Food waste could soon be powering our communities

Image Credit: Flickr, USDA

With nearly 40 percent of the food we grow in the United States going to waste — costing businesses as much as $161 billion each year — figuring out how to reduce it while also generating the most economic benefit is more important than ever.

Food waste is the single largest component going into municipal landfills in the United States, according to the U.S. Department of Agriculture. Around one-third of the world’s food — or nearly 1.3 billion tons — is lost or wasted, according to the Food and Agriculture Organization of the United Nations. But just as we use food to power our bodies, there’s also great potential for it to power our communities.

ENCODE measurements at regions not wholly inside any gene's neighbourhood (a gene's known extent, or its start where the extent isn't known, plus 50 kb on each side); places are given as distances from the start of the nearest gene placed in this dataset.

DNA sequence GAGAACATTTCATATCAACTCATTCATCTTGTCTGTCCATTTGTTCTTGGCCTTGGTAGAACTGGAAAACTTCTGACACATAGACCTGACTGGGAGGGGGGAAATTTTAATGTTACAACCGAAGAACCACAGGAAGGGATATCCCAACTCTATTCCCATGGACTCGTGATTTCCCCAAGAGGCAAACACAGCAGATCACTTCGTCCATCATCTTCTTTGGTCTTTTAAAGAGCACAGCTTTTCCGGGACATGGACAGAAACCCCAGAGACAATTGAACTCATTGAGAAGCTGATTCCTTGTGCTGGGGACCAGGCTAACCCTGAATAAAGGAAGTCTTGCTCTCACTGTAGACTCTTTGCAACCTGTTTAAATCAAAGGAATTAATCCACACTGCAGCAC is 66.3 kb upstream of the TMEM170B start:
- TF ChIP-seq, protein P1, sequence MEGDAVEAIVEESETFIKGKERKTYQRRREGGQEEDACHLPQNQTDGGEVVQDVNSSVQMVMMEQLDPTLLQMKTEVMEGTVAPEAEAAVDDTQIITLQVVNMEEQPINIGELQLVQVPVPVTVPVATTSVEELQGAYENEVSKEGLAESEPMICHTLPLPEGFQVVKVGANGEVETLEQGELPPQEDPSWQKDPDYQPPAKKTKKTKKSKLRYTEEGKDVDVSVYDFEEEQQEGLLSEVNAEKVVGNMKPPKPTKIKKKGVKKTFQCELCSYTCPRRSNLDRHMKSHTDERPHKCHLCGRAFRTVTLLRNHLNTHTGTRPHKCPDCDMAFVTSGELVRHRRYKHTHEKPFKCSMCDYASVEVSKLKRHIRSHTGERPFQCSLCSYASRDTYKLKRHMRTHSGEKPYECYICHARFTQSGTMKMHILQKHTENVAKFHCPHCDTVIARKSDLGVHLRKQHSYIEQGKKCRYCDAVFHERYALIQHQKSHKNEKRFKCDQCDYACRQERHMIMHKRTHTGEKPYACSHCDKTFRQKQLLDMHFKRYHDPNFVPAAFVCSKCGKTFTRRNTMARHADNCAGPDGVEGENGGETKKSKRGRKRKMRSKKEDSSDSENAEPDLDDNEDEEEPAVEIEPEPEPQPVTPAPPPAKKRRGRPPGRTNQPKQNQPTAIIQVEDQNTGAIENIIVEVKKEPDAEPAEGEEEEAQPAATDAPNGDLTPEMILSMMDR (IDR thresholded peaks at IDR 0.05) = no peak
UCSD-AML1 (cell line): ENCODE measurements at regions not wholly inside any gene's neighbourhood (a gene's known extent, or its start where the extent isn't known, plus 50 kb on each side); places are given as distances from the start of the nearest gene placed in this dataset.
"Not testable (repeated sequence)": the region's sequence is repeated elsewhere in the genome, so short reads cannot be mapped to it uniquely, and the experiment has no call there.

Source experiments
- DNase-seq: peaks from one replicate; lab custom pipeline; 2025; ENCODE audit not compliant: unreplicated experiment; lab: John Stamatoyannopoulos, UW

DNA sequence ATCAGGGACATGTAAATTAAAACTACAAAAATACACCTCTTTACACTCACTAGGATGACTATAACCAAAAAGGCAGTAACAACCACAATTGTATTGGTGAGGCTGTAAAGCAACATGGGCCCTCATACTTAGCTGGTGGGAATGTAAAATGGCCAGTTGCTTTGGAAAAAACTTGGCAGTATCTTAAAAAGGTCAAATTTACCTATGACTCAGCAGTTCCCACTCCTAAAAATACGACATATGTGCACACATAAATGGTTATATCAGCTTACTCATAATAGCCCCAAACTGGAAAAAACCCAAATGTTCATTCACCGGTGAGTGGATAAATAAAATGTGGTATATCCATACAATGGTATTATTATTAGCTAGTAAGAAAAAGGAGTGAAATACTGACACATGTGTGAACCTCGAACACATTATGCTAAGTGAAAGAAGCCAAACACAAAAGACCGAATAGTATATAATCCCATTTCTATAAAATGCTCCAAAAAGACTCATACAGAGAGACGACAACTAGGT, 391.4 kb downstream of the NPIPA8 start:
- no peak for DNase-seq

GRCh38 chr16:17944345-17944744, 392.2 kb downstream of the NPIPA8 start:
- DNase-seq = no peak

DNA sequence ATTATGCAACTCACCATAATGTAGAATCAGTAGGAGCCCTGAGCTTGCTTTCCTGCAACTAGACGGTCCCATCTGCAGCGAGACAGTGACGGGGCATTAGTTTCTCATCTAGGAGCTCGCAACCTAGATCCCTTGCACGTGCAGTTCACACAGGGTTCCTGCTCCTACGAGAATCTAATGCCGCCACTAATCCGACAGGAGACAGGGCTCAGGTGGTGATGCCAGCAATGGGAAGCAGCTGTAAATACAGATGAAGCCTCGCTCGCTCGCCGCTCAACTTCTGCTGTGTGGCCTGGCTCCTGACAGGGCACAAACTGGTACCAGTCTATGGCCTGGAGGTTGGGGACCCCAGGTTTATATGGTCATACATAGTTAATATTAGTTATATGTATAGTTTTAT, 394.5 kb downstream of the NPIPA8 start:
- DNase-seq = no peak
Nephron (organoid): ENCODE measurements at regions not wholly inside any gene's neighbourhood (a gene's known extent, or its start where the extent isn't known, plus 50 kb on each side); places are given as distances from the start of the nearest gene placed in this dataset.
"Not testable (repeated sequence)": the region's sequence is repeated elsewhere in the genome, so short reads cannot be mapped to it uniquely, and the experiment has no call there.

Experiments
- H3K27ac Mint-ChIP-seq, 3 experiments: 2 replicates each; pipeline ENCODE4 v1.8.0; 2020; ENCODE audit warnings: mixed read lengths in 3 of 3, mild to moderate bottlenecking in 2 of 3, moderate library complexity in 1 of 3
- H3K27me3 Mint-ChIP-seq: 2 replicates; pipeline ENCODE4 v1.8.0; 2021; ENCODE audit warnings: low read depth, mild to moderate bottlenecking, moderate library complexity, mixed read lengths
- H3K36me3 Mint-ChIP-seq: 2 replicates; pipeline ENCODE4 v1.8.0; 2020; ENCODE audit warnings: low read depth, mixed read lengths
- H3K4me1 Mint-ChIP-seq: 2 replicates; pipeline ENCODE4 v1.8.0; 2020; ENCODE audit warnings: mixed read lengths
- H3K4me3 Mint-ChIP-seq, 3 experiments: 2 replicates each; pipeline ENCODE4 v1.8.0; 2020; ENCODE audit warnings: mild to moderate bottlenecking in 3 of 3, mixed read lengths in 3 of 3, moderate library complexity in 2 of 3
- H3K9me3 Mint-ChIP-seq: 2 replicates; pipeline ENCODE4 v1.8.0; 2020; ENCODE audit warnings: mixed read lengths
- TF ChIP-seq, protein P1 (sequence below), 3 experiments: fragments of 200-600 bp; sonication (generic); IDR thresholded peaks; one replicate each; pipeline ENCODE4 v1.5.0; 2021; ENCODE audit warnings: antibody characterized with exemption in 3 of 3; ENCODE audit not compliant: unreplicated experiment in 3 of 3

The concept of turning waste into energy is nothing new — it’s something that has been done in one form or another for over a century — but creating a truly economical process for turning food waste into energy has been just out of reach, until now. Researchers at Cornell University have found a new way to capture nearly all of the energy in a food waste product, meaning nothing is leftover for the landfill.

A new way to turn waste into energy

The Cornell team’s research was supported by BARD (the United States-Israel Binational Agricultural Research and Development Fund), Cornell’s Atkinson Center for a Sustainable Future, the Cornell Energy Institute and the Chilean Fund for Science and Technology.

Here’s how...